President Biden’s speech offers a grim reminder: God will not be mocked

It's amazing the difference a single letter can make when it comes to the panic, alarm, and feverish concern felt by so many about the supposedly chilling rise of Christian nationalism in the country.

During the Trump years, you were hard pressed to find media sources that weren't treating so-called white Christian nationalists as the greatest threat to our polarized republic. Newsweek called it "the most dangerous weapon in America," while scenes of Donald Trump's bizarre Bible photo-op in front of St. John's Church amid the spiraling Black Lives Matter riots were offered as proof the holy warriors were preparing some kind of counter-offensive.

To be clear, I do think that Christian nationalism is a real thing and I think it's dangerous – though I freely admit to being far more concerned about the damage it can do to the preeminent mission of building God's Kingdom than I am how it impacts the American political scene. Blurring the lines between the mission of Christ's Church and the exertions of the United States government hampers the message of salvation by grace by cheapening as temporal and political something that is eternal and fundamental. And in my experience (and by that I mean I have been guilty of this failure), the confluence of patriotism (good) and faith (good) can produce amalgamated loyalties that are best kept distinct and well-defined.

Which is why it is just as off-putting to me when Scripture is manipulated for political ends no matter which party is responsible for the offense. How I wish the media and all their accomplices in increasingly progressive evangelical circles would react similarly in moments like this:

I don't care to argue with anyone who thinks Donald Trump standing awkwardly with a Bible raised in the air was weird imagery. But when it comes to legitimate representations of Christian nationalism, that performance doesn't hold a candle to Joe Biden equating God's divine call of the Prophet Isaiah to warriors of the American military. Furthermore, that comparison is only a small portion of the gross imprudence of Biden's remarks. Extrapolate the analogy outward and Biden casts the White House in the glorified role of Almighty God.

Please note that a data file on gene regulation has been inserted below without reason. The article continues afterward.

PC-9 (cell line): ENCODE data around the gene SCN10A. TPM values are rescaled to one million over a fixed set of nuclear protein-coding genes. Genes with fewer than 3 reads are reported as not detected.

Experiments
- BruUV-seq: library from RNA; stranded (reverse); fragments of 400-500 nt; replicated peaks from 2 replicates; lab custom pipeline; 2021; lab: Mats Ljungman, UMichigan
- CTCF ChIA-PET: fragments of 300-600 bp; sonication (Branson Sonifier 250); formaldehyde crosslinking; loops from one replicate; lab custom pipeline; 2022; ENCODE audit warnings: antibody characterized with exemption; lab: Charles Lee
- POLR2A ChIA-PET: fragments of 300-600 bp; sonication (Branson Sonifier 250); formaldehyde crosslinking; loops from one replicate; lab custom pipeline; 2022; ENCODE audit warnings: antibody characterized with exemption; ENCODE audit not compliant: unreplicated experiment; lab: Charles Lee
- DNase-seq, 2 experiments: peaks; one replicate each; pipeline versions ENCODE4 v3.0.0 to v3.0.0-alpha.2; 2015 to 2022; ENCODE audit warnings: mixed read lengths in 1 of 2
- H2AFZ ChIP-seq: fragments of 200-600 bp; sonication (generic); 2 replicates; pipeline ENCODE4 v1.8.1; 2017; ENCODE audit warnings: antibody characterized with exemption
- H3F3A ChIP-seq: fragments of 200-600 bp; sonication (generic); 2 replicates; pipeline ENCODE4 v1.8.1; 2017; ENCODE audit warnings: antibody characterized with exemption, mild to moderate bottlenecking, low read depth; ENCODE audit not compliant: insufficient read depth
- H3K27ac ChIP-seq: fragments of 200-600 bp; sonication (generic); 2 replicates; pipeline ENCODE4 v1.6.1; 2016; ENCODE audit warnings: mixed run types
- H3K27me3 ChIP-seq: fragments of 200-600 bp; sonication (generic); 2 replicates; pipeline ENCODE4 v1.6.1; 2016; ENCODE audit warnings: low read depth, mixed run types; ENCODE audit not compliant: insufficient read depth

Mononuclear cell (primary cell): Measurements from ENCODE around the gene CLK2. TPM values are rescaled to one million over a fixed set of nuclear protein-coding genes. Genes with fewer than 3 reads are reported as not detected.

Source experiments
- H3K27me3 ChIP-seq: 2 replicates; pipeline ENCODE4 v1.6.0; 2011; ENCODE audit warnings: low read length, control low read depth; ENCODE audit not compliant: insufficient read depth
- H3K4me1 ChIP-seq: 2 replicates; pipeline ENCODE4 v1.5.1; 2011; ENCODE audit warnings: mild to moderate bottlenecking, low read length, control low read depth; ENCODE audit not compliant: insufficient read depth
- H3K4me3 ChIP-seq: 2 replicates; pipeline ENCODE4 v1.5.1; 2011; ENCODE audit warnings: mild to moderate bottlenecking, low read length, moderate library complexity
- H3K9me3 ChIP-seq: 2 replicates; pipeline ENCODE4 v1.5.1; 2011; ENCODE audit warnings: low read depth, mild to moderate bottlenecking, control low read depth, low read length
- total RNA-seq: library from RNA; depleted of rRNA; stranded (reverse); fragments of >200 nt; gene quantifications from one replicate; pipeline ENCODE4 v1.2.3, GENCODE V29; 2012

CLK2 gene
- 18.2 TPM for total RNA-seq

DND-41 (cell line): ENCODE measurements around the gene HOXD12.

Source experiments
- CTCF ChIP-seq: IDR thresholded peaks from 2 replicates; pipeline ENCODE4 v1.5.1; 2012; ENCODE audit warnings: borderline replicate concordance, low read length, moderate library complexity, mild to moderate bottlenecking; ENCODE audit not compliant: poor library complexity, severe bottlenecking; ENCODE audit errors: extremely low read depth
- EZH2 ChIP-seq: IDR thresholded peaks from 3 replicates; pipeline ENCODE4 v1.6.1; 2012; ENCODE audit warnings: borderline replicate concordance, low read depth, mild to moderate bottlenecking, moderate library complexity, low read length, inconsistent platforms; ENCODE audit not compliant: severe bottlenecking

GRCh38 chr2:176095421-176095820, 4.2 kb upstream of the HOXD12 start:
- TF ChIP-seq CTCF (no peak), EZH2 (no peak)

The galling lack of hand-wringing columns from across the wide swath of progressive media, Christian and otherwise, about this grotesque overture towards Christian nationalism betrays the lie. It was never really about Christian nationalism. It was always about hatred of Trump and an abject refusal to allow evangelical Christians to make a pragmatic choice to align with his populist movement without being smeared as corrupt, power-hungry hypocrites.

And while the stink of that label may stick with evangelicalism for a time, the cat is now out of the bag that the labeling itself was just politics as usual from the left.

But beyond exposing the fraudulent freak-out about Christian nationalism, there was one other aspect of Biden's speech that as a Christian I just couldn't ignore. It seems pretty apparent to anyone who is biblically minded that what is unfolding is yet another demonstration of the veracity of God's Word. Specifically, it's a validation of the Apostle Paul's caution to the church in Galatia almost 2,000 years ago not to be deceived, "God will not be mocked."

A biblically illiterate president, speaking to a biblically illiterate population, in a culture that takes great joy in either scoffing at or hijacking the Bible to suit their own purposes, managed to cite a passage that in context declares judgment on people who had rejected God.

The president referenced verse 8, but couldn't be bothered to consider what it was that Isaiah was being sent to do. The following verses hold the answer – to declare that the rebellious, unrepentant people who heard the warnings but never understood, saw the signs but never perceived, whose hearts were calloused against the truth, that their cities would lie ruined without inhabitant, houses deserted, fields ravaged, and their land utterly forsaken.

Most commentaries on this portion of Scripture summarize the Prophet Isaiah's message to his people succinctly: "It's too late."

Through the unintending lips of a naked emperor, an American culture that has ignored, mocked, and so arrogantly rebelled against God's moral authority may have just heard that same message for themselves.

Disclaimer: The opinions expressed in this article are those of the author and do not necessarily reflect the opinions of Not the Bee or any of its affiliates.

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